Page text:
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Panoramic Views > Bekaa > Rashaya > Hermon Mountain and temples

Hermon Mountain and temples

The three summits which one passes as one goes from north to south in Lebanon are three holy mountains, renowned and alluded to since earliest history in the Bible and in the accounts of Mesopotamian conquerors under the name of Sirion or Senrior.

From Qornet el-Saouda, Cradle of the Cedars in the North, passing by Sannine which crowns Mount Lebanon in the centre, one ends with Mount Hermon, the Old Man, The Elder with the White Beard, a high place, for thousands of years seat of the god Baal protecting the South, a sacred wall, for if one goes further southward there are only minor prominences finally losing themselves in desert sands. Behind, on the eastern side, is a natural barrier fencing in the vast plateau of two million square kilometers that stretches between Iran, Iraq, Syria and the Arabian Peninsula.

On these three summits every year on August 6th, the Transfiguration of Christ, Eid el-Rab, Feast of the Lord, is an occasion of great celebration. In fact it seems likely that the episode related by the three synoptic gospels of Matthew, Mark and Luke took place on Mount Hermon, the “high mountain” mentioned by the texts, since Jesus and the three apostles were then in the upper valley of the Jordan, at Césarea Philippi near Rashaya.

This high mountain reaches a height of 2840 metres above the Mediterranean Sea but 3200 metres above the Ghor Valley dug out below the Bekaa.

At present there are major projects under preparation for investment in this region and for its exploitation, with high roads, skiing stations and various tourist attractions.

Meanwhile, how can one reach the top of this mountain? This is possible only after the snows have melted in the month of June, starting from the village of Shebaa or the town of Rashaya in a Range Rover and climbing steeply for two or three hours. One crosses valleys of vineyards and passes by numerous springs of water and by the imposing remains of Canaanite and Roman temples and by Crusader ruins.

Let us turn to the Holy Bible (Challoner version) for references to the mountains of Lebanon.”

Come from Libanus, my spouse, come from Libanus, come: thou shalt be crowned from the top of Amana (Qornet), from the top of Sanir and from Hermon, from the dens of the lions, from the mountains of the leopards. (Song of Songs IV, 8)

And we took at that time the land out of the hands of the two kings of the Amorrhites, that were beyond the Jordan. >From the torrent Arnon unto the mount Hermon. (Which the Sidonians call Sarion and the Amorrhites Sanir).” (Deuteronomy III, 8,9).

Behold how good and pleasant it is for brethren to dwell together the dew of Hermon, which descendeth upon mount Sion...” (Psalm CXXXIII)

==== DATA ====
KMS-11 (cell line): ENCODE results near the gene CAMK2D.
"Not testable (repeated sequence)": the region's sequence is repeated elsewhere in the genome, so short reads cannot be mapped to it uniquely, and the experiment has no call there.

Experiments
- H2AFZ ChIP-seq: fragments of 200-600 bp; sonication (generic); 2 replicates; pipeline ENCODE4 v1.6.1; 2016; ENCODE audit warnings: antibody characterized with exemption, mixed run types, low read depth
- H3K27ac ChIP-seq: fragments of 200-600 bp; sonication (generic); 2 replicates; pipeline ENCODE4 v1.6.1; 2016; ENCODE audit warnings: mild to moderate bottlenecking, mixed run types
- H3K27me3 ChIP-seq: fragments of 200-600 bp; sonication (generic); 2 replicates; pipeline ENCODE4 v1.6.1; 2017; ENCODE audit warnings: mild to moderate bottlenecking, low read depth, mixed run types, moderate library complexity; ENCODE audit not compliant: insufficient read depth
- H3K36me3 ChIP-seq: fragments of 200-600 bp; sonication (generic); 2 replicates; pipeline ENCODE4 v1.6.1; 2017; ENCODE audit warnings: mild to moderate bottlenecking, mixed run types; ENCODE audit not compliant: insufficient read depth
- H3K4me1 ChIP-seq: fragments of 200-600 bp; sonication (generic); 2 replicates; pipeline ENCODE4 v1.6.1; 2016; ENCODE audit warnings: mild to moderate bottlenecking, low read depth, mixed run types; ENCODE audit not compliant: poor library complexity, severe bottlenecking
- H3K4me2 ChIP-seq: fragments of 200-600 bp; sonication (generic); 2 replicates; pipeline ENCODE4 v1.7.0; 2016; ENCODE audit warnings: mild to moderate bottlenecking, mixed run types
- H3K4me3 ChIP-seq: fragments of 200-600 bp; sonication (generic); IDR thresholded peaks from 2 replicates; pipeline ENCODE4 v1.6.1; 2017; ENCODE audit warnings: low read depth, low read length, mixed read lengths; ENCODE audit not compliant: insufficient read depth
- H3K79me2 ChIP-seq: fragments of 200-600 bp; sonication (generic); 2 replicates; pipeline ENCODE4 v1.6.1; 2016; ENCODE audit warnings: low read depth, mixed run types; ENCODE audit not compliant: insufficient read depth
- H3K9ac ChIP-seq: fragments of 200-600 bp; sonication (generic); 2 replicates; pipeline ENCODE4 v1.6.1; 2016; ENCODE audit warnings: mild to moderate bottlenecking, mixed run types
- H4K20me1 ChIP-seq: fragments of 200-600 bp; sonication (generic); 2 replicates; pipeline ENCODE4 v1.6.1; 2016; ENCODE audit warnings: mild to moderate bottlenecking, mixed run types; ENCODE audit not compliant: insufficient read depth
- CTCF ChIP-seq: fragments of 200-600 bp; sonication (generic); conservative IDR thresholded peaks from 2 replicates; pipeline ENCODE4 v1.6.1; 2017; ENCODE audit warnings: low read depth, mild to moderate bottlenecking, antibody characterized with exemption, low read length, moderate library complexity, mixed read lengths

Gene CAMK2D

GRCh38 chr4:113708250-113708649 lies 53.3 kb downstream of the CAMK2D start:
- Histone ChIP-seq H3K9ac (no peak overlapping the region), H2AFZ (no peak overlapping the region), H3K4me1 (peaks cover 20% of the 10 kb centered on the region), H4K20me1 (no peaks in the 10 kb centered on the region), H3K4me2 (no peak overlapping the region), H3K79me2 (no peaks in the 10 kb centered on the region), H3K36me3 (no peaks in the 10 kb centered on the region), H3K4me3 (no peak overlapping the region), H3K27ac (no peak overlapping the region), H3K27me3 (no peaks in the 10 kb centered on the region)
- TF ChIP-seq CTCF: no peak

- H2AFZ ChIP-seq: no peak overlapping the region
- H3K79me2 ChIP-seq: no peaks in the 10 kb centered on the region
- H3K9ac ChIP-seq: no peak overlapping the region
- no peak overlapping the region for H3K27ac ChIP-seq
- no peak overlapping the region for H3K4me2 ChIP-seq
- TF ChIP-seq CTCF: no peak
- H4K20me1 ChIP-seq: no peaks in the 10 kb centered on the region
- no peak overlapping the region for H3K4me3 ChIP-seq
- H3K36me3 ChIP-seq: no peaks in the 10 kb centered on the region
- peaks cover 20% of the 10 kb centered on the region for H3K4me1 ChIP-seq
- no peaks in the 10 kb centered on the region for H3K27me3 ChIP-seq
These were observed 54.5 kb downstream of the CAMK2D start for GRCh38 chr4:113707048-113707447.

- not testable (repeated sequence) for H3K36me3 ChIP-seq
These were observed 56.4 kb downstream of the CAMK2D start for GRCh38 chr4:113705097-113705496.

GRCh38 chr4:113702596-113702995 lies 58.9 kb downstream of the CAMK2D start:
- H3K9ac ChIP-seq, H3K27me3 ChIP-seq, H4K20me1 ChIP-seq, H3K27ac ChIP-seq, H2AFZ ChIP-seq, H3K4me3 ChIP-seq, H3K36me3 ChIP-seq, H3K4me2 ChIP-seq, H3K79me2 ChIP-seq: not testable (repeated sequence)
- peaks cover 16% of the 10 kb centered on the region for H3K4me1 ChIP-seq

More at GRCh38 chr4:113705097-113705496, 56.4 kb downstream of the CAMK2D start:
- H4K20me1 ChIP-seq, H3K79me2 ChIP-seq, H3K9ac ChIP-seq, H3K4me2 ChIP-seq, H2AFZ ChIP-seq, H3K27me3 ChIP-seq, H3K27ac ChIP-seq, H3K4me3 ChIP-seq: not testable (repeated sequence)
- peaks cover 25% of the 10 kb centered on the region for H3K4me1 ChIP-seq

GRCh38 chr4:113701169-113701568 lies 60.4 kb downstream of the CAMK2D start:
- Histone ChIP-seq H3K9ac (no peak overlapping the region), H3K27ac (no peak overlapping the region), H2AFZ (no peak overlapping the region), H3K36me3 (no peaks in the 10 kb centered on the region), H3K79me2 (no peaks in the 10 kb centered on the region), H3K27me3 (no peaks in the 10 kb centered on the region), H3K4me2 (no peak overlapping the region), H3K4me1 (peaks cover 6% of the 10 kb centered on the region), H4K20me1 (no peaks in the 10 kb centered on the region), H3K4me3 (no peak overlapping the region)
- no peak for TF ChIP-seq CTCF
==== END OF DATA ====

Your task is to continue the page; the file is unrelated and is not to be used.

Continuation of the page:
O Tyre, ... with the fir trees of Sanir they have built thee (ships), with all sea planks: they have taken cedars from Libanus to make thee masts...” Ezeckiel, XXVII, 3-5)

Joseph Matar, Kenneth Mortimer

- Hermon Mountain: >> View Movie << (2005-07-01)

Roman Temple Ayn Hersheh

Original text by Nordinguian Levon: Temples de l’époque romaine au Liban, Pusj, 2005, adapted by Rita Kalindjian, 2013. English translation by K.J. Mortimer.

The Roman temples are among the best-known and most studied monuments in Lebanon. The temple of Ayn Hersheh is one of the best preserved and it was consolidated during the 1930s.

The West Façade: In its middle this bears the bust of the Moon, identified by two large crescents emerging from its shoulders. Among the carved blocks lying around the temple, there is a solar bust which is recognizable from a nimbus with rays and which was discovered during the restoration work of 1939. According to H. Seiryg, these two luminaries were represented to emphasize the role of the supreme deity, to whom the temple was dedicated, as Cosmocrator, Master of the Universe. There is a small-scale relief of the temple. Notice that at the level of the fourth layer of the foundations of the south wall of the temple there is a small relief showing a naos with a pediment borne by pillars. This feature is unique of its kind in Lebanon. Model? Outline??

The West Pediment: In the middle of the pediment the Moon Goddess is shown in a crescent moon.

A Votive Inscription: On a large stone lying on the ground there is a Greek inscription engraved, for which P. Mouterde proposes the following translation: “Au dieu ancestrale, Alexandre, fils d’Alexandre, à la suite d’un vœu, avec son épouse, pour ces enfants, a élevé cet autel, l’an 429 – To the ancestral god, Alexander, son of Alexander, following a vow, with his wife, for his children, has raised this altar, year 429.” This year corresponds to the year 114/115 A.D..

The Holy of Holies of the Sanctuary: The inscription here gives us the name of a priest, Theodore Sara.

- Roman Temple Ayn Hersheh: >> View Movie << (2004-10-01)



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